The Southern Nevada Index of Leading Economic Indicators rose to 123.38 in May, a sign that employment could be improving later this year, a UNLV economic analyst said Friday.
The index grew by 0.52 percent from the previous month, primarily from gains in visitor volume, airline passenger counts and taxable sales. It’s down from 125.91 in the same month a year ago.
Other components of the index contributed little or had a negative influence on the series.
The index has bounced up and down over the last two years after topping 130 from 2006 to 2008.
“There’s no clear signal yet,” said Bob Potts, assistant director of the Center for Business and Economic Research at the University of Nevada, Las Vegas. “You need three months in the same direction before you can get comfortable in calling it a cycle. We had a good month.”
The three series that contributed the most to the index were taxable sales, up nearly 26 percent in March to $2.74 billion; McCarran International Airport passengers, up 22.3 percent to 3.56 million; and visitor volume, up 18.1 percent to 3.41 million.
“We are an economy that depends on discretionary income of tourists,” Potts said. “If the economies of the Western states improve, spending on travel and tourism could continue contributing to the economic growth in Southern Nevada.”
The Clark County Business Activity Index provided another positive signal about the overall performance of the Las Vegas economy, he said. It now stands at 160.34 on a seasonally-adjusted basis, the highest level it’s been in nearly two years. Taxable sales was the primary driver.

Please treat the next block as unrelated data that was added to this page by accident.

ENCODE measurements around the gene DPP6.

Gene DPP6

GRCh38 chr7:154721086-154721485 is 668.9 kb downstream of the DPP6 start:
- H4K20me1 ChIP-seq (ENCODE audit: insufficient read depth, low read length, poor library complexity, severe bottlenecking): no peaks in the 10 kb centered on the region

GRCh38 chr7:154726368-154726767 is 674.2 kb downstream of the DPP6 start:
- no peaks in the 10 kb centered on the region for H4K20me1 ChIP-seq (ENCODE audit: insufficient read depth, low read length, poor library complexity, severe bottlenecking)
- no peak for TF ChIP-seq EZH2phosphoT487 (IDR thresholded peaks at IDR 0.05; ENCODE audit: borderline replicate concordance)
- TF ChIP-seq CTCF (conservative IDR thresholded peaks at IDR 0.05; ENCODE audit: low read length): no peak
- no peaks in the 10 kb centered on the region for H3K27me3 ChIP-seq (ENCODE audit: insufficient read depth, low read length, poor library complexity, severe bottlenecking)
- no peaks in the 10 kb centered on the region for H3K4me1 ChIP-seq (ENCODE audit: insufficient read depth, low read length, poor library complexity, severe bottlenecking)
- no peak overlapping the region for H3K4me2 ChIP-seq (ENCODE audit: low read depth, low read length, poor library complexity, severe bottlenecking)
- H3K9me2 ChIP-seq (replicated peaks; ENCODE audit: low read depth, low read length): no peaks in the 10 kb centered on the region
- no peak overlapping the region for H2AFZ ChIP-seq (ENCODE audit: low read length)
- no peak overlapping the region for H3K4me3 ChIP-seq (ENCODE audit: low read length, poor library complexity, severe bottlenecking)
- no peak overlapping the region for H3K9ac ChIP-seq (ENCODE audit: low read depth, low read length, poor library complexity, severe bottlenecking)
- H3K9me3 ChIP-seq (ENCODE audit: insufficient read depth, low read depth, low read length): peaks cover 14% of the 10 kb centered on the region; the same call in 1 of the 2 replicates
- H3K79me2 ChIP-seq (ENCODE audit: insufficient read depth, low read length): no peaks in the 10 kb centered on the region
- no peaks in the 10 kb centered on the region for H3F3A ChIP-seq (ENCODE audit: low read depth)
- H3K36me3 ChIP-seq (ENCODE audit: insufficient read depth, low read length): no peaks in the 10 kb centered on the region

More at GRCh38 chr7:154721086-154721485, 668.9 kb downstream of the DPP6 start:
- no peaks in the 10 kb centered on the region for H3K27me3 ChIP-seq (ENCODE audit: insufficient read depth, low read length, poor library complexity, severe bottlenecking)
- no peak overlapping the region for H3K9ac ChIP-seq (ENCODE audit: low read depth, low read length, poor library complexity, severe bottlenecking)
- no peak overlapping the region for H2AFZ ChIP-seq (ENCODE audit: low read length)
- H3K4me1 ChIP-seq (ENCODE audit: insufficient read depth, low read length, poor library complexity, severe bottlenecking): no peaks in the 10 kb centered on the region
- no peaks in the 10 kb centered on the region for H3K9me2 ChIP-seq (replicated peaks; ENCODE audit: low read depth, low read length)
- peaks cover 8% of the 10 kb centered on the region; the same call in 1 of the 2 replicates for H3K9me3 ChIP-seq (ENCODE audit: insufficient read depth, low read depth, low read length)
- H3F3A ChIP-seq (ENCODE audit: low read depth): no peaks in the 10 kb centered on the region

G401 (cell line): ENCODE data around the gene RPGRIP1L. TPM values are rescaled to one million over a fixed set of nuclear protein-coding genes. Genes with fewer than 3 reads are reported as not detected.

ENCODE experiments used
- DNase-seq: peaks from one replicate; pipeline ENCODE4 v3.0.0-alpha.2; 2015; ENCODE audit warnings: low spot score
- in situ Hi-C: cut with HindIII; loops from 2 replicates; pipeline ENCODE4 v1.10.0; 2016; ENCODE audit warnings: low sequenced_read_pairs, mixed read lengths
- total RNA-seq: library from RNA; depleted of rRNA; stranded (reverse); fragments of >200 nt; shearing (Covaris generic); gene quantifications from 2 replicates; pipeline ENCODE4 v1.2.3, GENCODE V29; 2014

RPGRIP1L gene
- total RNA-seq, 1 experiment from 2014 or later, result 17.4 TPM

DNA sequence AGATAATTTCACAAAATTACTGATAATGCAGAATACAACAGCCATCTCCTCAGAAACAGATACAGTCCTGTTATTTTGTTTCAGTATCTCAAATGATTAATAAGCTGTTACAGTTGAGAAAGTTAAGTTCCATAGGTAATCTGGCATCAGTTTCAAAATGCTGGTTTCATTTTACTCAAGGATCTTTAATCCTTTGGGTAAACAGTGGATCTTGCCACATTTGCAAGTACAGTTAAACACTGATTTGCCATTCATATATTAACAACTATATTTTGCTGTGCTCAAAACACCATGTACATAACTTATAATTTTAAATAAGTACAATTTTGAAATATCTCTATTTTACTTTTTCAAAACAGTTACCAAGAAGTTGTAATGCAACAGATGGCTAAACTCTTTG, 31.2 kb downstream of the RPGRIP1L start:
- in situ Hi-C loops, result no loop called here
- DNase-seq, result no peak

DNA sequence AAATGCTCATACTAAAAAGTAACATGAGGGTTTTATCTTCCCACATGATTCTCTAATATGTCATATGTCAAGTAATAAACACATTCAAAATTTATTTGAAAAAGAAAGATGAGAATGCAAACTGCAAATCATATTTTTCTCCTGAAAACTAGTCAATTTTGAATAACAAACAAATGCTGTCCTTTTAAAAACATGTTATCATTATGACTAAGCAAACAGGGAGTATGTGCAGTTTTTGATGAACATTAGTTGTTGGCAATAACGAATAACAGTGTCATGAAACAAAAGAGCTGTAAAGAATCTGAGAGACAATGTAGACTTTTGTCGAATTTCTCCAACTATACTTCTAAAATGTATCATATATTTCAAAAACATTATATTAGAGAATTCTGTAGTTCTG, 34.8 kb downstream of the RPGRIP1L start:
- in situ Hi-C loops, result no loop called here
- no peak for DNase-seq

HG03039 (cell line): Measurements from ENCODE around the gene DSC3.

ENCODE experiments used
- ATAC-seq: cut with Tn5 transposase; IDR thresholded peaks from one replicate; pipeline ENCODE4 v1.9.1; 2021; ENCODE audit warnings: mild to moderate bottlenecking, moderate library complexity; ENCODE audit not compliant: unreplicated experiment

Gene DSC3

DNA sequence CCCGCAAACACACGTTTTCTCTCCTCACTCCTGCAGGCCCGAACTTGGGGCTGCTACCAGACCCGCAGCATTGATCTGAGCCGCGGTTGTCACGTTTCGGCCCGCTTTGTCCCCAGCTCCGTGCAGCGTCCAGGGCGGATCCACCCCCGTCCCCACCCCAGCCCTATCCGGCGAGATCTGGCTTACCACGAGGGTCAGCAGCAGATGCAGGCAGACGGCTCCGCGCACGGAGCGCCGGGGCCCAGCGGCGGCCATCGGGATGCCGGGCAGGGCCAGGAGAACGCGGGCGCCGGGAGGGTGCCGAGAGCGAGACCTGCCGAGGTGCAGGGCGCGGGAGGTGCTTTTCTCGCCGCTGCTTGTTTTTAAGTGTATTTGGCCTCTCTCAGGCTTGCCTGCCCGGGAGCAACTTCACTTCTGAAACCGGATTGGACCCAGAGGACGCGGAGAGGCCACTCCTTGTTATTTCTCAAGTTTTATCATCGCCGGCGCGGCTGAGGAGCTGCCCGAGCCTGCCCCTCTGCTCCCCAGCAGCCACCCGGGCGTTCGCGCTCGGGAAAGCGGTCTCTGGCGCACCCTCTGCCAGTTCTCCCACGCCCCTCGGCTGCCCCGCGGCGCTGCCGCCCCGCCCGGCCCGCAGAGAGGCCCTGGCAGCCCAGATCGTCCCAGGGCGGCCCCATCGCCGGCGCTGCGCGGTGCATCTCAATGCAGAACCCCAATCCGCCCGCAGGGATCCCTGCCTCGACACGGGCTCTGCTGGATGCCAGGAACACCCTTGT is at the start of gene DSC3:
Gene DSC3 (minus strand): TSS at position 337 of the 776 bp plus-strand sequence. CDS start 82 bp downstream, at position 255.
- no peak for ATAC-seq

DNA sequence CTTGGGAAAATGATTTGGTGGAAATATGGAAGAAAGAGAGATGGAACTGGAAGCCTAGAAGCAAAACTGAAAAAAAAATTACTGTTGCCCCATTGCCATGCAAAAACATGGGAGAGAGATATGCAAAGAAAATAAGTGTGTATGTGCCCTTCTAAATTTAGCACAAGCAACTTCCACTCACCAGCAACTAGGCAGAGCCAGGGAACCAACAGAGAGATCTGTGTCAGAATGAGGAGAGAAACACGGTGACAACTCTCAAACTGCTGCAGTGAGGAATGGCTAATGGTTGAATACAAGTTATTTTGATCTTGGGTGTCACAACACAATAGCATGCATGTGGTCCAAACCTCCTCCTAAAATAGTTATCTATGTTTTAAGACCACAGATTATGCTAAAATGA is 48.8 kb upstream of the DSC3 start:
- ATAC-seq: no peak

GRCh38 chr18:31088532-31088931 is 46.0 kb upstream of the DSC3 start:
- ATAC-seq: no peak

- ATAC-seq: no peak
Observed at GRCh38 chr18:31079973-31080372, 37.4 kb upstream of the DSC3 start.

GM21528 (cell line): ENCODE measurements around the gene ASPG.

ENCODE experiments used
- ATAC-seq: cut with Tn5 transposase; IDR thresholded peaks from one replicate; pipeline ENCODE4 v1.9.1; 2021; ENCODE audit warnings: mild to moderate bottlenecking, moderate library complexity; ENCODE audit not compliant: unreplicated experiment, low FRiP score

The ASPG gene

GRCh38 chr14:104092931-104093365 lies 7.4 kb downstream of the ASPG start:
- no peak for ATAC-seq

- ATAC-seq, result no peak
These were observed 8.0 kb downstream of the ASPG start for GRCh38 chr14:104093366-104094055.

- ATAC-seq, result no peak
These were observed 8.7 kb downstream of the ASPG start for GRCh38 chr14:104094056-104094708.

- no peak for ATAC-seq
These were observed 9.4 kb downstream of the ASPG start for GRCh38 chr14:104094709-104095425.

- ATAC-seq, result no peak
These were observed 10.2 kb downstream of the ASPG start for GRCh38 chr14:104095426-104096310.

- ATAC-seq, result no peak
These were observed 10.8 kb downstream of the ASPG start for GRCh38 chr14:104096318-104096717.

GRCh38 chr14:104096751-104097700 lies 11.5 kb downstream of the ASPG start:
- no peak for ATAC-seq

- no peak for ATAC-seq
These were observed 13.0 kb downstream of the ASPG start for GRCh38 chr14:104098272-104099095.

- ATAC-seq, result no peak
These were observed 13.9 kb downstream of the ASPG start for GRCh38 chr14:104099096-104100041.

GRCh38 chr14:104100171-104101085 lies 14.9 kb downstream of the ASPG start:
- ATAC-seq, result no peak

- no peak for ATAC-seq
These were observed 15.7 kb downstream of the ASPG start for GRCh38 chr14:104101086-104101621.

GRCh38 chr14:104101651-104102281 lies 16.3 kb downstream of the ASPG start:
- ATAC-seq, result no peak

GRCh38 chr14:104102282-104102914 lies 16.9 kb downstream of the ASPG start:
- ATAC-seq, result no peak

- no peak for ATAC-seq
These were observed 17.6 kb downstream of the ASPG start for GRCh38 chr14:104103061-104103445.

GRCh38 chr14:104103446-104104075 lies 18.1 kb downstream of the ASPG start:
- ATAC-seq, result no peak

The Clark County Tourism Index also posted solid growth in March, increasing 2.7 percent from the previous month and 4.6 percent from a year ago. Gaming revenue grew 7.2 percent and hotel occupancy rose by 5.8 percent.
“If you look at all the numbers, travel and tourism are the best,” Potts said. “They’re actually raising room rates some, but there’s so much uncertainty out there. Everybody’s kind of in the same boat. They’re going to have to buckle down and ride it out.”
The Clark County Construction Index finally showed upward movement. The five-month moving average now stands at 49.91 and appears to be stabilizing after falling from 55.66 a year ago.
Commercial building permits more than doubled from a year ago to 31 and the value of those permits was more than 10 times a year ago at $30.1 million, yet they contributed absolutely nothing to the index because the numbers were so small a year ago, Potts noted.
The economic index, compiled by the Center for Business and Economic Research at the University of Nevada, Las Vegas, is a six-month forecast from the month of data, based on a net-weighted average of each series after adjustment for seasonal variation. May’s index is based on March data.
CBER will present its Midyear Economic Outlook June 20 in the Venetian’s Palazzo Ballroom. Register online at www.cber.unlv.edu/outlook/outlookregistration.
Contact reporter Hubble Smith at email@example.com or 702-383-0491.